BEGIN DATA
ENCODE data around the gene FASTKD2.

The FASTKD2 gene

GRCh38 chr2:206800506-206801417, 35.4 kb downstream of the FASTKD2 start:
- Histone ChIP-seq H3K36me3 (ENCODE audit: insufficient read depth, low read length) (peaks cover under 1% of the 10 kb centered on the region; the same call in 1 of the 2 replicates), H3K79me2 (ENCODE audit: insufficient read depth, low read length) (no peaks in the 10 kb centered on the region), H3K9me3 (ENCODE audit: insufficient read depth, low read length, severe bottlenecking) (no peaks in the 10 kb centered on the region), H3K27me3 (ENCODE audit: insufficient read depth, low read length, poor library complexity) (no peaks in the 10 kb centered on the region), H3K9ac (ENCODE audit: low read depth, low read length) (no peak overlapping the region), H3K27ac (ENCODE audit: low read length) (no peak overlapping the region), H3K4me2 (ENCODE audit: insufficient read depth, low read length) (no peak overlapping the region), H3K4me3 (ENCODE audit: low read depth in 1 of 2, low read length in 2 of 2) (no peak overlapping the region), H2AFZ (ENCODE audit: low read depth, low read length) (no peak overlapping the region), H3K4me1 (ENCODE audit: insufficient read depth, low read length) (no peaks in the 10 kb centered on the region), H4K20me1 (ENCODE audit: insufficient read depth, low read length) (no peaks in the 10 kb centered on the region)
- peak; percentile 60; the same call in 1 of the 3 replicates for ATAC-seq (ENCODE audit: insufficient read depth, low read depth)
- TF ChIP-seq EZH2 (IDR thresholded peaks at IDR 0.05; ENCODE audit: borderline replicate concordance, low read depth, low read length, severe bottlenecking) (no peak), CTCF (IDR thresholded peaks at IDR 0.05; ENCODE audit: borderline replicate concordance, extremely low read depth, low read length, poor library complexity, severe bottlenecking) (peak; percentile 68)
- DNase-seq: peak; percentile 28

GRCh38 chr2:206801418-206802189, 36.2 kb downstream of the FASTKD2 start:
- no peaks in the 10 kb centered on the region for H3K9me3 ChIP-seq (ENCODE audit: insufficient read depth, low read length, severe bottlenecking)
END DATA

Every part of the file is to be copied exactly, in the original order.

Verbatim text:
ENCODE data around the gene FASTKD2.

The FASTKD2 gene

GRCh38 chr2:206800506-206801417, 35.4 kb downstream of the FASTKD2 start:
- Histone ChIP-seq H3K36me3 (ENCODE audit: insufficient read depth, low read length) (peaks cover under 1% of the 10 kb centered on the region; the same call in 1 of the 2 replicates), H3K79me2 (ENCODE audit: insufficient read depth, low read length) (no peaks in the 10 kb centered on the region), H3K9me3 (ENCODE audit: insufficient read depth, low read length, severe bottlenecking) (no peaks in the 10 kb centered on the region), H3K27me3 (ENCODE audit: insufficient read depth, low read length, poor library complexity) (no peaks in the 10 kb centered on the region), H3K9ac (ENCODE audit: low read depth, low read length) (no peak overlapping the region), H3K27ac (ENCODE audit: low read length) (no peak overlapping the region), H3K4me2 (ENCODE audit: insufficient read depth, low read length) (no peak overlapping the region), H3K4me3 (ENCODE audit: low read depth in 1 of 2, low read length in 2 of 2) (no peak overlapping the region), H2AFZ (ENCODE audit: low read depth, low read length) (no peak overlapping the region), H3K4me1 (ENCODE audit: insufficient read depth, low read length) (no peaks in the 10 kb centered on the region), H4K20me1 (ENCODE audit: insufficient read depth, low read length) (no peaks in the 10 kb centered on the region)
- peak; percentile 60; the same call in 1 of the 3 replicates for ATAC-seq (ENCODE audit: insufficient read depth, low read depth)
- TF ChIP-seq EZH2 (IDR thresholded peaks at IDR 0.05; ENCODE audit: borderline replicate concordance, low read depth, low read length, severe bottlenecking) (no peak), CTCF (IDR thresholded peaks at IDR 0.05; ENCODE audit: borderline replicate concordance, extremely low read depth, low read length, poor library complexity, severe bottlenecking) (peak; percentile 68)
- DNase-seq: peak; percentile 28

GRCh38 chr2:206801418-206802189, 36.2 kb downstream of the FASTKD2 start:
- no peaks in the 10 kb centered on the region for H3K9me3 ChIP-seq (ENCODE audit: insufficient read depth, low read length, severe bottlenecking)